Monday, May 14, 2018
When I was a boy, we lived near two residential intersections that had frequent car crashes. I always had my cheap camera ready to run out and take pictures like I was some kind of news reporter. These were not high-speed accidents, and I don't believe anyone ever got hurt.
One sunny day I heard the loud smack of two cars coming together. I ran out there with my camera in time to hear the driver of a beautifully restored antique car, now significantly dented, putting together an enthusiastic string of cuss words as he walked 'round and 'round his banged-up car. The other driver was trying to explain how a spider had dropped down from somewhere onto his arm, and how he had looked away from the road as he tried to brush the spider off, an explanation that did not reduce the volume of the cussing.
Too many of us get hurt or killed in car wrecks, and drivers taking their eyes off the road is one of the causes. A spider attack is pretty far down my list of risks. For me, it's little boys in the back seats engaged in poking, insulting, hitting, pinching, tickling, or wrestling. That kind of visual distraction is worse than a spider because it focuses the driver on the back seat, not the road in front.
Most of us understand there are risks in taking our eyes off the road. We are not going to read a book. But too many of us do not appreciate the dangerous visual lure of our phones while driving. Checking the GPS, checking a new email, checking a new text, responding to a text with just a "Yes" or a "No," trying to find a name in the contacts, checking a game score--all of these can be accomplished in just a few seconds, but that's a few seconds not looking at the road.
In five seconds a car going 55 mph covers the length of a football field. A lot can happen in 100 yards. And these kinds of distractions are different than a glance at the speedometer. They can lure you in, and the brief glance turns into a focused effort to learn more: "Yay! She had the baby! I wonder what it weighs?"
This risk of taking our eyes off the road is easy for most of us to appreciate. The risk of taking our mind off the road by talking on the phone, whether handheld or hands-free, is more difficult for some of us to appreciate. I find it easier to understand if I go back to something visual: reading a book. When my boys or my wife are reading, I know that a loud clap of thunder or a banging on the door would get their attention. Asking them a question in a normal tone of voice often does not. Are they being rude? Maybe sometimes, but most of the time their brains are accomplishing their primary chore at the time: reading the book.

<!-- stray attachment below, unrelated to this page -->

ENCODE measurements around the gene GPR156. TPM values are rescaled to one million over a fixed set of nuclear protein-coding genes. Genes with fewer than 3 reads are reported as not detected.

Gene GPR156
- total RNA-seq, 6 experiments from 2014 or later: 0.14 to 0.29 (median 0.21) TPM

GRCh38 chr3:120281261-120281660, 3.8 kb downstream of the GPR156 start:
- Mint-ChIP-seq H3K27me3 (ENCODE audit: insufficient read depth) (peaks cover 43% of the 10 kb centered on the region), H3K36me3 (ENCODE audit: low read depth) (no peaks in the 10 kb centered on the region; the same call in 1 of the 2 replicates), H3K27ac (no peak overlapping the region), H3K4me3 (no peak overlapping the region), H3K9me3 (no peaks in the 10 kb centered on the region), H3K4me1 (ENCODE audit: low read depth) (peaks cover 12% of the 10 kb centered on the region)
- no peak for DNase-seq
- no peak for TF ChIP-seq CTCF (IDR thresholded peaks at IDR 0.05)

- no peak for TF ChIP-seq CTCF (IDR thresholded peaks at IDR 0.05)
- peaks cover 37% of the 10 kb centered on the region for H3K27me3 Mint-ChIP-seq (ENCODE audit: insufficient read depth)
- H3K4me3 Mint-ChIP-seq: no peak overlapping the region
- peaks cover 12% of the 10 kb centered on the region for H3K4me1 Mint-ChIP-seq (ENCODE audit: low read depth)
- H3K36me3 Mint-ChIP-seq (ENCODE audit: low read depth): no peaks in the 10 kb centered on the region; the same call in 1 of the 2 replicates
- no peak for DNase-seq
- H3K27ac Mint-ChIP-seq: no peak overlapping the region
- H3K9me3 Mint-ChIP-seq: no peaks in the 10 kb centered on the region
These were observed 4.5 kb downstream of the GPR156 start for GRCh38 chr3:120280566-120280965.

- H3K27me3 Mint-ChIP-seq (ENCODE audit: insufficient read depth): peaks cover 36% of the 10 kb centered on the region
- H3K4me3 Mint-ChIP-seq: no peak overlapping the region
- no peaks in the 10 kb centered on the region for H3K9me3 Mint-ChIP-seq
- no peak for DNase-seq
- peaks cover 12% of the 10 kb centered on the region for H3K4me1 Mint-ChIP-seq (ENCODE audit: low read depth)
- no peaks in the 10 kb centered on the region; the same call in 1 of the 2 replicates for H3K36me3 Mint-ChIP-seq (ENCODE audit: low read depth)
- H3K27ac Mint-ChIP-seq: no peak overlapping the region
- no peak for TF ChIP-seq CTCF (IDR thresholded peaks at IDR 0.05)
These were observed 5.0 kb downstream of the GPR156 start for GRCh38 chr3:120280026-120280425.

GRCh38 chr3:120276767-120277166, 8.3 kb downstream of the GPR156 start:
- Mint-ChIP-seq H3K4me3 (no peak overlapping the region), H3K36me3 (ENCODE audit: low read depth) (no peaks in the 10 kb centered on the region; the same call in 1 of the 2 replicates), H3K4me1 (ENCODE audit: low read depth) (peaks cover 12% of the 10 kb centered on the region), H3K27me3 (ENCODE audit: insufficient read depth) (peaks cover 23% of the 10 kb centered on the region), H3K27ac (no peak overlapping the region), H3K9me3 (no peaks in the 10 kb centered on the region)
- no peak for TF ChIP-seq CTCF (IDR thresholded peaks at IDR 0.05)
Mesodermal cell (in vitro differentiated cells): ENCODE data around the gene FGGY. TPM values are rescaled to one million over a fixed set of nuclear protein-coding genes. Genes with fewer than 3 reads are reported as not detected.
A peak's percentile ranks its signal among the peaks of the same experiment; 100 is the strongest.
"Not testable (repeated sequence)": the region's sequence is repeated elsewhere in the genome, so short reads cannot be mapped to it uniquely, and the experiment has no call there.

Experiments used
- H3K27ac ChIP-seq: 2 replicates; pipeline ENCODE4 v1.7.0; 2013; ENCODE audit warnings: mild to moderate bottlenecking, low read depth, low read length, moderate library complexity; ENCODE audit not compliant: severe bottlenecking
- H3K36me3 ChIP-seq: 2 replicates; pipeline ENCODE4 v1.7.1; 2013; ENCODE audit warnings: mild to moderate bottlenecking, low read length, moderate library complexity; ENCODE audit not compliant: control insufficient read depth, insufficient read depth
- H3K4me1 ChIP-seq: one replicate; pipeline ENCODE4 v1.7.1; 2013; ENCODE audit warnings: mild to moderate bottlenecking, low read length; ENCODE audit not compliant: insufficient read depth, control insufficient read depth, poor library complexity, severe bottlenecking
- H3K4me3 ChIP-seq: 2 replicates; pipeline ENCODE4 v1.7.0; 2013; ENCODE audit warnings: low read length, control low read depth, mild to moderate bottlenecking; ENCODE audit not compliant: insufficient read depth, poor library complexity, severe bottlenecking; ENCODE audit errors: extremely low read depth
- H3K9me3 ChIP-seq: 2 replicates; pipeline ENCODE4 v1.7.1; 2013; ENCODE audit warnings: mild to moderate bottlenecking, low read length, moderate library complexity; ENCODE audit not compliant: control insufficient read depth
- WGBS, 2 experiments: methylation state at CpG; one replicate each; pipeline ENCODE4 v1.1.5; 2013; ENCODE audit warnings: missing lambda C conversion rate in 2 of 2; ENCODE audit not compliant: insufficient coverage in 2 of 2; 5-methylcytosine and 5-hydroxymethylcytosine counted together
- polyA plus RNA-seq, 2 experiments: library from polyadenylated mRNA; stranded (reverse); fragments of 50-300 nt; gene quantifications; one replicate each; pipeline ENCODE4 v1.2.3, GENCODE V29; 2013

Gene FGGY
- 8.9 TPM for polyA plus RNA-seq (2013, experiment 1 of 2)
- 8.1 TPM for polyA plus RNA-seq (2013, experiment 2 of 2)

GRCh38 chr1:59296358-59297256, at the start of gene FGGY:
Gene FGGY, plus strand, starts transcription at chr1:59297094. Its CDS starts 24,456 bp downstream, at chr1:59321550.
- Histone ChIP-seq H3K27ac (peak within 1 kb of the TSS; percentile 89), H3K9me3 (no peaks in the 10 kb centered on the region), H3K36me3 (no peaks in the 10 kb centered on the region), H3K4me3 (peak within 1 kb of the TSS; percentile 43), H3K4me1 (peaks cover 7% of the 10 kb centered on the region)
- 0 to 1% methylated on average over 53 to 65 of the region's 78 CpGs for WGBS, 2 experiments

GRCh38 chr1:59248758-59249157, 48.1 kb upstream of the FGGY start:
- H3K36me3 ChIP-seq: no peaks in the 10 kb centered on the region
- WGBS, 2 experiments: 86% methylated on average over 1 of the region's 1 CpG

At our house I have personal experience with this human trait almost every day. Why then is it harder for me to accept that if my brain's primary task is participating in a phone call, an auditory experience, my brain may decrease its focus on visual stimuli? But that's what research shows happens.
At least three things can happen, and none of them are good. First, I can experience what's called "inattention blindness." I am sitting in the car looking down the road, but looking at something is not the same as processing a visual stimuli and actually seeing it. It is as if I put on blinders like a farm horse: What I actually see and process is reduced. I do not "see" what is outside those blinders even though I am looking straight ahead. My brain is hearing a voice or voices on the phone, thinking about responding, processing the information heard, and maybe feeling emotion either good or bad brought on by the conversation. Seeing what's ahead of me has become secondary to the phone call.
A second effect that can occur is a slowed response to events occurring in front of me. As I listen and talk on the phone, I see when a truck tire in front of me blows apart, and I will process that information and respond appropriately. The problem is that the time required to process the information and make the decision takes me longer when I am engaged in a phone call. The result is more accidents.
A third effect is an impaired ability to stay in a lane. If I am engaged in a phone call, I am not going to miss a dramatic event that occurs in front of me. But staying in my lane is more nuanced. The information we need to process and react to is much more subtle. I may get away with it thanks to the ability of drivers around me to move over when they see me swerve a bit. Of course they might be on the same call.
In 2015, almost 400,000 people were injured in America due to distracted drivers; 3,477 people died. And these deaths and injuries occur not only to the distracted driver. All are tragedies.
The human brain is a wonderful creation, but it is not an All Powerful Force. It works best if we let it do one important thing at a time.
If we want to drive, let's drive safely. If we want to talk on the phone or check a text, let's pull over.
Vic Snyder is the corporate medical director for external affairs at Arkansas Blue Cross Blue Shield.
Editorial on 05/14/2018
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